How can the IPCA help you to keep afloat in the busy seaways of business?
Matt Bailey talks to Brian Coogan, CEO of the IPCA about how the association is working on your behalf to guarantee on-time payment.

Matt Bailey talks to Brian Coogan, CEO of the IPCA about how the association is working on your behalf to guarantee on-time payment. The plant contracting industry faces many challenges, but there are two major issues that currently need addressing the most urgently. Firstly there is the all too familiar scenario, says IPCA CEO Brian Coogan. You’ve done the work, you’ve invoiced the main contractor but no payment is forthcoming. This situation needs to be addressed. Many smaller organisations are being fatally squeezed by the cash flow problems resulting from late or non-payment for works done. In the past few months the ipca (irish plant contractors association) has recovered up to 300,000 for its members that were owed money from main contractors. While this services – free to IPCA members – is a great start in tackling the issue it really demonstrates the scale of the problem.

Protect the bottom line – price the job effectively

Secondly we also have the problem of undercutting, adds Brian. In a competitive market it is vital that we don’t get into a race to the bottom when it comes to subcontractors quoting for jobs. There has been a trend where subcontractors of all sizes are varying for business with each other, undercutting on price in order to secure the work but this situation can only end up harming all participants. What we need are industry standards and to charge a fair and reasonable rate for the work done. If we keep reducing our costs it is going to effect the quality of the work and standards will go out the window. And in our industry it is essential that we have high standards. I call on the everyone to get behind the objectives of the IPCA to ensure the strength and survival of the industry, says Brian.

Tackling non payment

The best way to tackle non-payment is by being organised and professional in all your dealings with main contractors, Brian states. A lot of subcontractors get into trouble as a result of their paperwork not being in order and in some cases agreeing to works over the phone without ever having anything, including the amount they will get paid for the job, in writing. The IPCA works with experienced adjudicator Keith Kelliher and a range of other professional services to ensure that IPCA members are protected from the risks of unpaid debts as well as offering great advice to subcontractors on how to avoid the situation in the first place. This is something I deal with on a daily basis, says Keith. The companies most likely to succeed in getting the money they are owed are the ones that are professional, the ones that get proper contracts and keep a proper record of all their dealings with their clients. Many developers and main contractors know that they could benefit if a subcontractors house is not in order. The job needs to be priced correctly with all the correct paperwork signed off and squared away properly. Read the contract! Warns Keith. Not only that, dont be afraid to decline parts of it and negotiate. I saw one contract where it stipulated that the subcontractor had to provide breakfast rolls for everyone at every meeting they attended! On another, the subbie was contracted to provide all the ppe for everyone on site. Clearly these are unreasonable demands and can and should be deleted as part of the contract negotiation. Only by ready the contract carefully can you avoid the crazy stuff, offers Brian Coogan. Once you are happy with the contract, sign it and send it on paper by registered post to the client and ask for any subsequent instructions to be submitted on paper and keep an up to date record. Job variations – new bits of the job added in once it is underway – can also hit the subcontractors bottom line if they are added in without the costs being agreed in advance in writing. There is no contract in ireland that allows anyone to carry out any works solely on a verbal basis, Keith says. Always get verbal requests and variations in writing before you agree to do them. Say no to any verbal requests until you have them on paper. Keep records of any variations and keep a record of the job length and send them to the main contractor on a monthly basis – dont wait months before submitting paperwork. Its called contemporaneous record keeping. You need to have a mentality of keeping all records and costs up to date. Make records and take pictures of the work done because by the time you are chasing payment, all the pipes you have installed might be metres under recently laid turf, says Keith. Present your records and information so that the parish priest would be able to understand the work you have done. There are 36 people on the adjudication panel from a variety of backgrounds, dont assume they will understand your job. Keith suggests that Kicrosoft Excel is a great way to keep all the information together. It is a wonderful tool, he says. Put everything in a spreadsheet but remember that the spreadsheet isn’t evidence by itself. You also need all the dated documentation.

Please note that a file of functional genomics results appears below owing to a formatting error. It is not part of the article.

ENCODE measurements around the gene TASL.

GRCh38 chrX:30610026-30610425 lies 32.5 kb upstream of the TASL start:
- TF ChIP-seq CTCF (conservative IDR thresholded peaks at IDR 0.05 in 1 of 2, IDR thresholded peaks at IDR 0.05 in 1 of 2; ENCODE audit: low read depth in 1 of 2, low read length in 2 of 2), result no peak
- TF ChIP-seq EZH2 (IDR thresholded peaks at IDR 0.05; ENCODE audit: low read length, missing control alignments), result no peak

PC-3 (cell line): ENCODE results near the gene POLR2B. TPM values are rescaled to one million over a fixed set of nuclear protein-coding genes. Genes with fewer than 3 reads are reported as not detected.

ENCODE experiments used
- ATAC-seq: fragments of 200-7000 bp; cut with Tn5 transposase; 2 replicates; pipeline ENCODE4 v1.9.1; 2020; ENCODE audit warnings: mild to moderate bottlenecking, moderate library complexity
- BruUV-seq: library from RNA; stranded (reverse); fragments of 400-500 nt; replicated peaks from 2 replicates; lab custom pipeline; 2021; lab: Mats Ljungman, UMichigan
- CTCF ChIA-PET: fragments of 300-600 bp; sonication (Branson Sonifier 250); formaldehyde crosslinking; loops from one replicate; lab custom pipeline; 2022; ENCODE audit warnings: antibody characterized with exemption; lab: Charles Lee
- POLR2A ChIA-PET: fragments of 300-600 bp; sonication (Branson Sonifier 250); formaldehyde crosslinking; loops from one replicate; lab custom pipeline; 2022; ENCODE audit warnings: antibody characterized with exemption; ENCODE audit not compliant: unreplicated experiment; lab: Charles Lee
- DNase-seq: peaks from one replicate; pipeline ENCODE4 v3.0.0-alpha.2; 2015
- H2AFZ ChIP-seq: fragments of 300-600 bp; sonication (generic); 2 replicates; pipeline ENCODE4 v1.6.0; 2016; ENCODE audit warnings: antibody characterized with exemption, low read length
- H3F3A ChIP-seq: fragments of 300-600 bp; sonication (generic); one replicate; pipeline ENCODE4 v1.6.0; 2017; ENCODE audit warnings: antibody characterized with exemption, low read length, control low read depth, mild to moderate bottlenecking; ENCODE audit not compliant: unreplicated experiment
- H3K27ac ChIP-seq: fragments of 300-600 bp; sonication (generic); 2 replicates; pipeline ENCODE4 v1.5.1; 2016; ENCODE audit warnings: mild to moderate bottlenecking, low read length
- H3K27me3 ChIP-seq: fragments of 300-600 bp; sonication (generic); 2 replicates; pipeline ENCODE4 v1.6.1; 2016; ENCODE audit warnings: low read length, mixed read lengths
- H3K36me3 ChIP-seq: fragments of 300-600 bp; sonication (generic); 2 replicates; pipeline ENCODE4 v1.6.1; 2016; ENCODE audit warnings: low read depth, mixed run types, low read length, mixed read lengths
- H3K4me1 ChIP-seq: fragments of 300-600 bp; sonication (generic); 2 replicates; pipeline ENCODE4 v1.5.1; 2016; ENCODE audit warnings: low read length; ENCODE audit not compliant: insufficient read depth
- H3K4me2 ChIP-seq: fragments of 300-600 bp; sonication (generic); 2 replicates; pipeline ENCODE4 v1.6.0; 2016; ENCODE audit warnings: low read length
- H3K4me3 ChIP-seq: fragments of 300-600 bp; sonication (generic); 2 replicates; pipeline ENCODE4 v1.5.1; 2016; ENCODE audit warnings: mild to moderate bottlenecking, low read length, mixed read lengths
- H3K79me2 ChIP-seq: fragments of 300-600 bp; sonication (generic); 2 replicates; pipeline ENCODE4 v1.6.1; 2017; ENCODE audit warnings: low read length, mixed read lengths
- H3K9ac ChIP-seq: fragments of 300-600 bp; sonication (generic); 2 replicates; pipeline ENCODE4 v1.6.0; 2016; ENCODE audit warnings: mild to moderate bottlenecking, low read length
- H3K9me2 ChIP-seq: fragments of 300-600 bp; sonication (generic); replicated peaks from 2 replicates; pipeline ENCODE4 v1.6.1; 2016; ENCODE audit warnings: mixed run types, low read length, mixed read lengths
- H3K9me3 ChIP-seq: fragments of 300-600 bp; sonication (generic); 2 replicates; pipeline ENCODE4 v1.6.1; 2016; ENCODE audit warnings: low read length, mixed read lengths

Back to the future

I advise clients to go back to the way we used to do things in the past, before email, says Keith. Follow up face to face meetings with a written confirmation of what was agreed. This approach prevents the escalation of minor issues into major problems. Be prepared and be organised, and remember, adds Keith, if you can’t prove your case in a way that the parish priest would understand it, you will lose.

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